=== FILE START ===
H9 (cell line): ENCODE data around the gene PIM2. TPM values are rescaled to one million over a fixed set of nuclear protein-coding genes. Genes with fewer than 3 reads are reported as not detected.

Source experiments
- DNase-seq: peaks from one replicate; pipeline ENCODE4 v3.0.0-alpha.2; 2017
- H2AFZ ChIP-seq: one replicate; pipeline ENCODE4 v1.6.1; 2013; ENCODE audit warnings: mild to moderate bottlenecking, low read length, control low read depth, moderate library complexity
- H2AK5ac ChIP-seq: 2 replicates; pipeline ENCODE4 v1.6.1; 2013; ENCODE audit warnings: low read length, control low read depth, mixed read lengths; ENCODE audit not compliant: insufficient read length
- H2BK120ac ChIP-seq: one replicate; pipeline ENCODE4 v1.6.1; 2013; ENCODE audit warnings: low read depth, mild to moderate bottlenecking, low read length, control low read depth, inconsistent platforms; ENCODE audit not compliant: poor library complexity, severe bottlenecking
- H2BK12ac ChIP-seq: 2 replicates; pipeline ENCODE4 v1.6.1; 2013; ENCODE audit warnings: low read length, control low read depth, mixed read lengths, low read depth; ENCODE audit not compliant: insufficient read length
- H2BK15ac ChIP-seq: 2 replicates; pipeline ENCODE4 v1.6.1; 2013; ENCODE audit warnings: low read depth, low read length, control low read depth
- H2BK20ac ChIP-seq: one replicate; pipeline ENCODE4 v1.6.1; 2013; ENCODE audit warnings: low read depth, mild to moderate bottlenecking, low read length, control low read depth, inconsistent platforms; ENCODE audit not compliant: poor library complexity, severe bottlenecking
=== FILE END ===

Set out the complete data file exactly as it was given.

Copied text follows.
H9 (cell line): ENCODE data around the gene PIM2. TPM values are rescaled to one million over a fixed set of nuclear protein-coding genes. Genes with fewer than 3 reads are reported as not detected.

Source experiments
- DNase-seq: peaks from one replicate; pipeline ENCODE4 v3.0.0-alpha.2; 2017
- H2AFZ ChIP-seq: one replicate; pipeline ENCODE4 v1.6.1; 2013; ENCODE audit warnings: mild to moderate bottlenecking, low read length, control low read depth, moderate library complexity
- H2AK5ac ChIP-seq: 2 replicates; pipeline ENCODE4 v1.6.1; 2013; ENCODE audit warnings: low read length, control low read depth, mixed read lengths; ENCODE audit not compliant: insufficient read length
- H2BK120ac ChIP-seq: one replicate; pipeline ENCODE4 v1.6.1; 2013; ENCODE audit warnings: low read depth, mild to moderate bottlenecking, low read length, control low read depth, inconsistent platforms; ENCODE audit not compliant: poor library complexity, severe bottlenecking
- H2BK12ac ChIP-seq: 2 replicates; pipeline ENCODE4 v1.6.1; 2013; ENCODE audit warnings: low read length, control low read depth, mixed read lengths, low read depth; ENCODE audit not compliant: insufficient read length
- H2BK15ac ChIP-seq: 2 replicates; pipeline ENCODE4 v1.6.1; 2013; ENCODE audit warnings: low read depth, low read length, control low read depth
- H2BK20ac ChIP-seq: one replicate; pipeline ENCODE4 v1.6.1; 2013; ENCODE audit warnings: low read depth, mild to moderate bottlenecking, low read length, control low read depth, inconsistent platforms; ENCODE audit not compliant: poor library complexity, severe bottlenecking